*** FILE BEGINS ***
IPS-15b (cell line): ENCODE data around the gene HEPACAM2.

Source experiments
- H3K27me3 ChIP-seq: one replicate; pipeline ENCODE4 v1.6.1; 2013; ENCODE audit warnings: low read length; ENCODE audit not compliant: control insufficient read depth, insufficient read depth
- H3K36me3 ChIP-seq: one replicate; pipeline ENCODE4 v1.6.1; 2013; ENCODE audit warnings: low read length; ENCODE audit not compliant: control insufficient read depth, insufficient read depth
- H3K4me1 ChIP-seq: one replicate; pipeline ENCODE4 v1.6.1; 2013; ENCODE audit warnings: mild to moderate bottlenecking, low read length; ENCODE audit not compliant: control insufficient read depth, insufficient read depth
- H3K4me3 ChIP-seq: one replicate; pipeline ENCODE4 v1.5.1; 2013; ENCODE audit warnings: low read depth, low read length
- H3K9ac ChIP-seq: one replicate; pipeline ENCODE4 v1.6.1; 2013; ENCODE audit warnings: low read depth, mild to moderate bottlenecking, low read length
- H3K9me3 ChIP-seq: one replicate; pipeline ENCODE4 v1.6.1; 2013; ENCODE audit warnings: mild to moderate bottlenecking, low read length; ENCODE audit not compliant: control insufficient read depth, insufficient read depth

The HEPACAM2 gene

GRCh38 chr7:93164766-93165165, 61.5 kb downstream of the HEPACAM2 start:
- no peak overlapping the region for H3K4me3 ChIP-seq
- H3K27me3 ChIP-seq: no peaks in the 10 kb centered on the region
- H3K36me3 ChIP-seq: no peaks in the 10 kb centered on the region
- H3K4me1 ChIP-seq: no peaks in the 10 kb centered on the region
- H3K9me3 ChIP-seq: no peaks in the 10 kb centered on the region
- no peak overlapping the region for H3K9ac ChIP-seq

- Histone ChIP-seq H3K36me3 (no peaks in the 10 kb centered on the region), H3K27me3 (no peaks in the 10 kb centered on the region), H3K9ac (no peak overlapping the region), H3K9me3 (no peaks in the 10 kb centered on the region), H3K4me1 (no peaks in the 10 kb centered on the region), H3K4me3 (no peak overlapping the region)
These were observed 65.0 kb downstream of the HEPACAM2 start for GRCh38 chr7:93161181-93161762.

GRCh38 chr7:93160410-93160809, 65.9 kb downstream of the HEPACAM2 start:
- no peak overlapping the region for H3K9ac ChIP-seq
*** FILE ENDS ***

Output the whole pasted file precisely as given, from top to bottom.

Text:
IPS-15b (cell line): ENCODE data around the gene HEPACAM2.

Source experiments
- H3K27me3 ChIP-seq: one replicate; pipeline ENCODE4 v1.6.1; 2013; ENCODE audit warnings: low read length; ENCODE audit not compliant: control insufficient read depth, insufficient read depth
- H3K36me3 ChIP-seq: one replicate; pipeline ENCODE4 v1.6.1; 2013; ENCODE audit warnings: low read length; ENCODE audit not compliant: control insufficient read depth, insufficient read depth
- H3K4me1 ChIP-seq: one replicate; pipeline ENCODE4 v1.6.1; 2013; ENCODE audit warnings: mild to moderate bottlenecking, low read length; ENCODE audit not compliant: control insufficient read depth, insufficient read depth
- H3K4me3 ChIP-seq: one replicate; pipeline ENCODE4 v1.5.1; 2013; ENCODE audit warnings: low read depth, low read length
- H3K9ac ChIP-seq: one replicate; pipeline ENCODE4 v1.6.1; 2013; ENCODE audit warnings: low read depth, mild to moderate bottlenecking, low read length
- H3K9me3 ChIP-seq: one replicate; pipeline ENCODE4 v1.6.1; 2013; ENCODE audit warnings: mild to moderate bottlenecking, low read length; ENCODE audit not compliant: control insufficient read depth, insufficient read depth

The HEPACAM2 gene

GRCh38 chr7:93164766-93165165, 61.5 kb downstream of the HEPACAM2 start:
- no peak overlapping the region for H3K4me3 ChIP-seq
- H3K27me3 ChIP-seq: no peaks in the 10 kb centered on the region
- H3K36me3 ChIP-seq: no peaks in the 10 kb centered on the region
- H3K4me1 ChIP-seq: no peaks in the 10 kb centered on the region
- H3K9me3 ChIP-seq: no peaks in the 10 kb centered on the region
- no peak overlapping the region for H3K9ac ChIP-seq

- Histone ChIP-seq H3K36me3 (no peaks in the 10 kb centered on the region), H3K27me3 (no peaks in the 10 kb centered on the region), H3K9ac (no peak overlapping the region), H3K9me3 (no peaks in the 10 kb centered on the region), H3K4me1 (no peaks in the 10 kb centered on the region), H3K4me3 (no peak overlapping the region)
These were observed 65.0 kb downstream of the HEPACAM2 start for GRCh38 chr7:93161181-93161762.

GRCh38 chr7:93160410-93160809, 65.9 kb downstream of the HEPACAM2 start:
- no peak overlapping the region for H3K9ac ChIP-seq